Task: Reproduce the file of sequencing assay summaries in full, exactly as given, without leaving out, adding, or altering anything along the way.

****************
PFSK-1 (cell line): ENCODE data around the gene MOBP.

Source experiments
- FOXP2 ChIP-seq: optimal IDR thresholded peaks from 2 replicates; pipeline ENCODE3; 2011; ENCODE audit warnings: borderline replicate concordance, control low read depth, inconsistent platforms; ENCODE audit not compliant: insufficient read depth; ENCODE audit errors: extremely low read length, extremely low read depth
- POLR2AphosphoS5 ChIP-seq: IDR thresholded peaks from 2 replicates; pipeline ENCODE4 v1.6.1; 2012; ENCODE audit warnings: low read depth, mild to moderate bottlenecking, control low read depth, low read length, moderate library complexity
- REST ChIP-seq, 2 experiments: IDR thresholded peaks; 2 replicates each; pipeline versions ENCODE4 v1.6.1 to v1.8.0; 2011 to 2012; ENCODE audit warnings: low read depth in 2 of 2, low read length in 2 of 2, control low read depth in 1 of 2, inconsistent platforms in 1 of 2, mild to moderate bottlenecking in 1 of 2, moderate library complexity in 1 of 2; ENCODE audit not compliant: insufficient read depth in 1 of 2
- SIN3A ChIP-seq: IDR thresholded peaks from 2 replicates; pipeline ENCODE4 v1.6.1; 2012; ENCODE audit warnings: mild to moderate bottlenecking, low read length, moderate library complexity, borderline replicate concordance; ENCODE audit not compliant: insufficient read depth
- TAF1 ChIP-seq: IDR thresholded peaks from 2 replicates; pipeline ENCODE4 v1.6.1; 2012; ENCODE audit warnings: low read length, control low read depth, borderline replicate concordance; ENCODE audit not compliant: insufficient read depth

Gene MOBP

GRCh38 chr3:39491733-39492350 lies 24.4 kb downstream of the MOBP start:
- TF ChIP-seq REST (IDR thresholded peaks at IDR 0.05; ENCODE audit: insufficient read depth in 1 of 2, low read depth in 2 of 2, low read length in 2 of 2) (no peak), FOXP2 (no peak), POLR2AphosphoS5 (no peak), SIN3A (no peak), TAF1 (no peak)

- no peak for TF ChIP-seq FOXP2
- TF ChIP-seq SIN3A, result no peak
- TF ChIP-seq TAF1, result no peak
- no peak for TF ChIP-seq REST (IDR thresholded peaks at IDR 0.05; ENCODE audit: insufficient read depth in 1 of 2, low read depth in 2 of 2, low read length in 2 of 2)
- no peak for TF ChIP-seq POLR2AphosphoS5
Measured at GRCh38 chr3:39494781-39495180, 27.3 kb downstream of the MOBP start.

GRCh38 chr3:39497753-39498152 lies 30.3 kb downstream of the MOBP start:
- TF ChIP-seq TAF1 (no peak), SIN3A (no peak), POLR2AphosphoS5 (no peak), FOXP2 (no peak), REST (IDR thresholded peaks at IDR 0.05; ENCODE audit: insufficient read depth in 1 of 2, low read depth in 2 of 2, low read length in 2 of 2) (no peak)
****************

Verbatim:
PFSK-1 (cell line): ENCODE data around the gene MOBP.

Source experiments
- FOXP2 ChIP-seq: optimal IDR thresholded peaks from 2 replicates; pipeline ENCODE3; 2011; ENCODE audit warnings: borderline replicate concordance, control low read depth, inconsistent platforms; ENCODE audit not compliant: insufficient read depth; ENCODE audit errors: extremely low read length, extremely low read depth
- POLR2AphosphoS5 ChIP-seq: IDR thresholded peaks from 2 replicates; pipeline ENCODE4 v1.6.1; 2012; ENCODE audit warnings: low read depth, mild to moderate bottlenecking, control low read depth, low read length, moderate library complexity
- REST ChIP-seq, 2 experiments: IDR thresholded peaks; 2 replicates each; pipeline versions ENCODE4 v1.6.1 to v1.8.0; 2011 to 2012; ENCODE audit warnings: low read depth in 2 of 2, low read length in 2 of 2, control low read depth in 1 of 2, inconsistent platforms in 1 of 2, mild to moderate bottlenecking in 1 of 2, moderate library complexity in 1 of 2; ENCODE audit not compliant: insufficient read depth in 1 of 2
- SIN3A ChIP-seq: IDR thresholded peaks from 2 replicates; pipeline ENCODE4 v1.6.1; 2012; ENCODE audit warnings: mild to moderate bottlenecking, low read length, moderate library complexity, borderline replicate concordance; ENCODE audit not compliant: insufficient read depth
- TAF1 ChIP-seq: IDR thresholded peaks from 2 replicates; pipeline ENCODE4 v1.6.1; 2012; ENCODE audit warnings: low read length, control low read depth, borderline replicate concordance; ENCODE audit not compliant: insufficient read depth

Gene MOBP

GRCh38 chr3:39491733-39492350 lies 24.4 kb downstream of the MOBP start:
- TF ChIP-seq REST (IDR thresholded peaks at IDR 0.05; ENCODE audit: insufficient read depth in 1 of 2, low read depth in 2 of 2, low read length in 2 of 2) (no peak), FOXP2 (no peak), POLR2AphosphoS5 (no peak), SIN3A (no peak), TAF1 (no peak)

- no peak for TF ChIP-seq FOXP2
- TF ChIP-seq SIN3A, result no peak
- TF ChIP-seq TAF1, result no peak
- no peak for TF ChIP-seq REST (IDR thresholded peaks at IDR 0.05; ENCODE audit: insufficient read depth in 1 of 2, low read depth in 2 of 2, low read length in 2 of 2)
- no peak for TF ChIP-seq POLR2AphosphoS5
Measured at GRCh38 chr3:39494781-39495180, 27.3 kb downstream of the MOBP start.

GRCh38 chr3:39497753-39498152 lies 30.3 kb downstream of the MOBP start:
- TF ChIP-seq TAF1 (no peak), SIN3A (no peak), POLR2AphosphoS5 (no peak), FOXP2 (no peak), REST (IDR thresholded peaks at IDR 0.05; ENCODE audit: insufficient read depth in 1 of 2, low read depth in 2 of 2, low read length in 2 of 2) (no peak)